As discussed in the conference, our most basic and common issues are concrete expressions of capitalism’s ongoing drive for endless accumulation and heightened competition, which subjects workers to a state of “permanent impermanence” and pits them against each other. Neoliberal globalization has not only produced transnational capital, but has also produced a transnational working class of both migrants and immigrants. In this context, the conference established a unified understanding of Canada’s role as an imperialist country, its attendant economic needs, and the resistance being waged by people all over the world. This provided participants with a roadmap of their role in challenging and transforming these conditions.
The constellation of struggles discussed in the conference—the oppression and exploitation of migrants and immigrants in Canada and the US, of seasonal agricultural workers, of contract healthcare and service workers, of workers in the Third World that toil in multinational corporations, of students and young workers, issues of disability and mental health—were contextualized as particular struggles faced by all workers under neoliberal globalization and pinpointed to the necessity of a common front that comprehensively addresses these issues as part of the overall working class struggle.
In providing an understanding of our conditions and of potential avenues for change, the conference also provided a critical perspective of the Canadian state and its role in implementing neoliberal policies that facilitate private accumulation, such as: the expansion of temporary migration, cutbacks and other austerity measures, labour flexibilization, and the masking of racism through “multiculturalism.” Mass-oriented struggles against such globally-implemented neoliberal policies were also discussed with the objective of heightening participants’ international solidarity. In speaking first of struggles occurring in the Third World, such as those in Hanjin’s Philippine shipyards, Pete Pinlac, Chairperson of the MAKABAYAN trade union centre, revealed the current state of the Philippines as a neocolonial state lacking in economic infrastructure needed to absorb its labour force, and also that force’s ongoing struggle for genuine democracy.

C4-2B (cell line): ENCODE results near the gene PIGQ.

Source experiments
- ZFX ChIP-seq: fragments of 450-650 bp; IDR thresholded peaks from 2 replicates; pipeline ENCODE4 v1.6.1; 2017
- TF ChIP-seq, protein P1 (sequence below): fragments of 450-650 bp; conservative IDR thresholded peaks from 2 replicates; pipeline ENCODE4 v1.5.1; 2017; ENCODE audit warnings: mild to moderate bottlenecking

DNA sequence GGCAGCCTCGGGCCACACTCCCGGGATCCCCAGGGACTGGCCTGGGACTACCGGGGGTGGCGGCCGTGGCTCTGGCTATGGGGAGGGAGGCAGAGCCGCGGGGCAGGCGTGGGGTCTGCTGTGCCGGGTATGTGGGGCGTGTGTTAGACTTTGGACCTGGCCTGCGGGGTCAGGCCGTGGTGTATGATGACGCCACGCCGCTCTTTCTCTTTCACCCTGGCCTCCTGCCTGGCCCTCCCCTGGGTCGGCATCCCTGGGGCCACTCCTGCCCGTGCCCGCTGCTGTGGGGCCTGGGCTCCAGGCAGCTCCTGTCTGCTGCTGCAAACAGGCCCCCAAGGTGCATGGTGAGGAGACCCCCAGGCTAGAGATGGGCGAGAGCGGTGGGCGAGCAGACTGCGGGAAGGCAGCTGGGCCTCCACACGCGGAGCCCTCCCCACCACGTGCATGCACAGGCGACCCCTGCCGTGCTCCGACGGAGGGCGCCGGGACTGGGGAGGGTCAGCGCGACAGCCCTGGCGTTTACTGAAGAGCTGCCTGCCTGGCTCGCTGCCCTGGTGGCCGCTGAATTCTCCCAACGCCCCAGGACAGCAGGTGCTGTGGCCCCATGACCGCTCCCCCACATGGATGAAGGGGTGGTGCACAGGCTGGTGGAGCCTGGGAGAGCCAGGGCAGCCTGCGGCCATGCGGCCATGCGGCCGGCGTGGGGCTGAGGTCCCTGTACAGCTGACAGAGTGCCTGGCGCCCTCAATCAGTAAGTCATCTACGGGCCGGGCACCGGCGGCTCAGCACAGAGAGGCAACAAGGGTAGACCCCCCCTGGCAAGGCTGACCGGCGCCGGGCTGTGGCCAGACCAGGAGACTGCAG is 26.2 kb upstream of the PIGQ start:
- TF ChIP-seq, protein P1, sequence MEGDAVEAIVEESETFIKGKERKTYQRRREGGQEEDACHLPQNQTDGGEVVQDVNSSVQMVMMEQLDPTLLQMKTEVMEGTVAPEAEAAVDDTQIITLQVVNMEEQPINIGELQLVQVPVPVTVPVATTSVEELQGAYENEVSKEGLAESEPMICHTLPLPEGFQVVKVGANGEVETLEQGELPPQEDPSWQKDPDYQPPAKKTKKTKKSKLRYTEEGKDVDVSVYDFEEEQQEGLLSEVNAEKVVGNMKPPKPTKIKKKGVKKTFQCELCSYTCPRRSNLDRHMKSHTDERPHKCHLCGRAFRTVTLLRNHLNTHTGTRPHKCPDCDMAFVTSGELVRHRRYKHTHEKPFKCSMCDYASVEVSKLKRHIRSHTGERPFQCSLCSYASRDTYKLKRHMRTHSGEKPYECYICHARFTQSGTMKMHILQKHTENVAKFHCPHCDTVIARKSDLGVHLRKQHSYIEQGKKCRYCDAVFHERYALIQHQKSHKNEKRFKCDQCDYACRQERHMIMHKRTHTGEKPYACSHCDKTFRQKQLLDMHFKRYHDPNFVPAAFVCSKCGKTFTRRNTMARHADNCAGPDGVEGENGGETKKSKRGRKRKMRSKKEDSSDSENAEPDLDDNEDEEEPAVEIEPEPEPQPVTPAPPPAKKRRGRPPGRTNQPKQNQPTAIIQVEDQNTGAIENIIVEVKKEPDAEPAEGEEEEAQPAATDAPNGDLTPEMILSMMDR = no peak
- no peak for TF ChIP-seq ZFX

The actions taken by different social movements in Canada, the Philippines, the US and El Salvador were shared in the conference. These served to challenge participants to go beyond “satellite activism” and mechanically transposing the experiences and analyses of “elsewhere” movements, as the greatest and fullest expression of genuine international solidarity is in the resistance against neoliberal globalization based on our own realities as workers in the country that we currently find ourselves in. “The challenge,” affirmed panel speaker Chris Vance, an activist and doctoral student from York University, “is now to advance anti-capitalism, given this is our base to develop a society worth living in.”
Beyond simply providing an understanding of neoliberalism, the conference also challenged participants to heighten their individual and collective agencies towards the ultimate task of building a movement for social change. As shared by panelist Cecilia Diocson, Executive Director of the National Alliance of Philippine Women in Canada, amidst the all challenges that workers currently face, there is a need to build on our revolutionary traditions and institutions by “embracing them, to strengthen our resolve.” Concrete suggestions and ideas for next steps, as well as sharing past models for change, were contributed throughout the weekend as expressions of the need to continue building genuine solidarity amongst the working class and for the sake of future generations.
“Workers’ Struggles Amidst Neoliberal Globalization” was a historic conference that successfully advanced the resolve of all participants to confront the serious, systematic struggles of workers with the greatest militancy, creativity and dynamism needed to advance the movement for social change, as part of the working class in Canada and all over the world.